WebDriver capabilities for different browsers such as Firefox, Chrome, IE, and so on.
- [Instructor] Welcome to the third video of section three.…In the previous video, we saw a small example…where we used WebDriver to locate…and verify its own documentation.…In this video, let's go ahead…and take a look at some more features of Selenium WebDriver.…Let's take a look at the list…of browsers WebDriver supports,…Firefox, Chrome, IE, Safari, Opera,…HtmlUnit, iPhone, and Android.…
You can check the following page…for more details regarding browser support.…In this case, a webdriver is the same as a browser.…You may have never heard of HtmlUnit as a browser.…HtmlUnit is a headless browser…implemented in pure Java.…Headless means that it will not show…anything on the screen, it's non-graphical.…HtmlUnit is, therefore, one of the fastest browsers…we can use to implement a test.…
It's a great tool…when you don't really need the graphical experience…when it comes to using an actual browser.…You can also use PhantomJS for the same purpose.…HtmlUnit is probably not a great alternative…if you wish to implement cross-browser testing.…
Selenium gives developers the power to control web browsers and use them to automate web application testing. As an open-source toolset, Selenium makes it easier for testers to evaluate web applications without putting in any extra time and effort.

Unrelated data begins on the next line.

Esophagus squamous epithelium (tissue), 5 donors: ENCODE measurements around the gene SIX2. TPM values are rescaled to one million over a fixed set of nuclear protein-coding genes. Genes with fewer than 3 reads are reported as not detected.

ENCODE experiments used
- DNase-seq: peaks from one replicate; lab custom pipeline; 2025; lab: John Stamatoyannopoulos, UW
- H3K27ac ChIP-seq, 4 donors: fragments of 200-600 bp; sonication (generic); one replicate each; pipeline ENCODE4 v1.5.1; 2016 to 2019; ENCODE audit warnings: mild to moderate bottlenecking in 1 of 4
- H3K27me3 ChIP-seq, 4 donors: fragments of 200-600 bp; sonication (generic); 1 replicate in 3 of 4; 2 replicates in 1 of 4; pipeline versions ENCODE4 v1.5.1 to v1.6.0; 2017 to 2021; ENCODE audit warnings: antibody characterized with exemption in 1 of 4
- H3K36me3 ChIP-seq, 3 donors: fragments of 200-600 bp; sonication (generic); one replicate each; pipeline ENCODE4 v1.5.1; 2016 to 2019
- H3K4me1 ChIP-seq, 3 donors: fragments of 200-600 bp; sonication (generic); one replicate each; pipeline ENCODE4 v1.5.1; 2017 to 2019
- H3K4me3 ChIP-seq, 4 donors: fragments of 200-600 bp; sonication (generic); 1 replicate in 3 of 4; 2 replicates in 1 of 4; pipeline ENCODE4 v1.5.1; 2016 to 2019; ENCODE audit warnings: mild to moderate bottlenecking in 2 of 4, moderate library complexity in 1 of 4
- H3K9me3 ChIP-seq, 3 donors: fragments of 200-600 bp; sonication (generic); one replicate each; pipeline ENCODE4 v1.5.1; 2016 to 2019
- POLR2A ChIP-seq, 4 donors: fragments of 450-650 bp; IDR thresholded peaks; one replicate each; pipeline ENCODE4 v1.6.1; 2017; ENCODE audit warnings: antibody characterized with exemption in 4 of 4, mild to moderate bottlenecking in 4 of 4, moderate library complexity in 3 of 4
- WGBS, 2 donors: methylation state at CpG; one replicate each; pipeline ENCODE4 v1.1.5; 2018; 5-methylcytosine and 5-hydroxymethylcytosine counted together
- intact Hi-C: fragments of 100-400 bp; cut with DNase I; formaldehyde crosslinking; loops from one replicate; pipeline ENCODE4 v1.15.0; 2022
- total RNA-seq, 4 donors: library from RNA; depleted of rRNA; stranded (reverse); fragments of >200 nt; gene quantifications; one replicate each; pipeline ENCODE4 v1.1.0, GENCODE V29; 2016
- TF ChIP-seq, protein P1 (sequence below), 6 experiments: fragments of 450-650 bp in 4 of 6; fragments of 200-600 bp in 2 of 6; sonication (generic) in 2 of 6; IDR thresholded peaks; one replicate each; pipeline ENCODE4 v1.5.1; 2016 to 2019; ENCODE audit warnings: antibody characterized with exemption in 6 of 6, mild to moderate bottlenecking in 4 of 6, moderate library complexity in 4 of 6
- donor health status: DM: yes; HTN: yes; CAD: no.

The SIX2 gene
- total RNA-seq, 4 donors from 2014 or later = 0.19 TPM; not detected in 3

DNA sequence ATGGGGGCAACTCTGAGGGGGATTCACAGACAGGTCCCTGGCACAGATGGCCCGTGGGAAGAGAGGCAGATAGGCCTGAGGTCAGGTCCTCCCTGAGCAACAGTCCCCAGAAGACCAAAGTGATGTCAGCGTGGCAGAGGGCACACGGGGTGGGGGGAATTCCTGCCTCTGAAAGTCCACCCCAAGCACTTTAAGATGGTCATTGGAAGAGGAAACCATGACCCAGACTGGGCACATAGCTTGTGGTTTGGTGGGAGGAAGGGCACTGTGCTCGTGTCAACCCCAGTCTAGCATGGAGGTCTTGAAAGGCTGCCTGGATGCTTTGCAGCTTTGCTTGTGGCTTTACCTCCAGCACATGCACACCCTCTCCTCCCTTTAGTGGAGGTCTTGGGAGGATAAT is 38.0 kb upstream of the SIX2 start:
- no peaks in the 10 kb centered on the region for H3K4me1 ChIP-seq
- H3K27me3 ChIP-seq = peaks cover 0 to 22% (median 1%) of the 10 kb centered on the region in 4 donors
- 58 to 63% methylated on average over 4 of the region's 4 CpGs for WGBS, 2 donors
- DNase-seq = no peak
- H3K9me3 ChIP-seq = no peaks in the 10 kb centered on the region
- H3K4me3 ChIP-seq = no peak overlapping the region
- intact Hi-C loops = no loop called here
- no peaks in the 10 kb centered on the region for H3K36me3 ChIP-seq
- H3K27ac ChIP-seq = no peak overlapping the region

Mastering Selenium Testing Tools is all about demystifying the Selenium suite. Learn to verify web applications, control browsers with code, and scale up the testing environment by distributing the execution of web applications on different browsers running on different operating systems.
Author Ripon Al Wasim starts with the Selenium IDE, a Firefox plugin that performs a simple record-and-playback of interactions with the browser. A tester aiming for professional output can use WebDriver, an advanced scripting tool that allows you to locate the elements you need to interact with using their name: id, xPath, or CSS. Next, learn to express the desired behavior using a well-known framework for behavior-driven development (BDD) called Cucumber for Java, which uses a language called Gherkin. Last but not least, Ripon shows how to run tests on the Selenium Server, and walks through a complete working example of Selenium and Cucumber in action, for acceptance testing of a web application.
- Preparing your Selenium test environment
- Using the Selenium IDE
- Scripting in WebDriver
- Locating web elements
- Writing test cases with the Page Object Model
- Enabling continuous delivery with a continuous integration build system
- Working with Cucumber and Gherkin
- Describing features with Cucumber
- Running tests on Selenium Server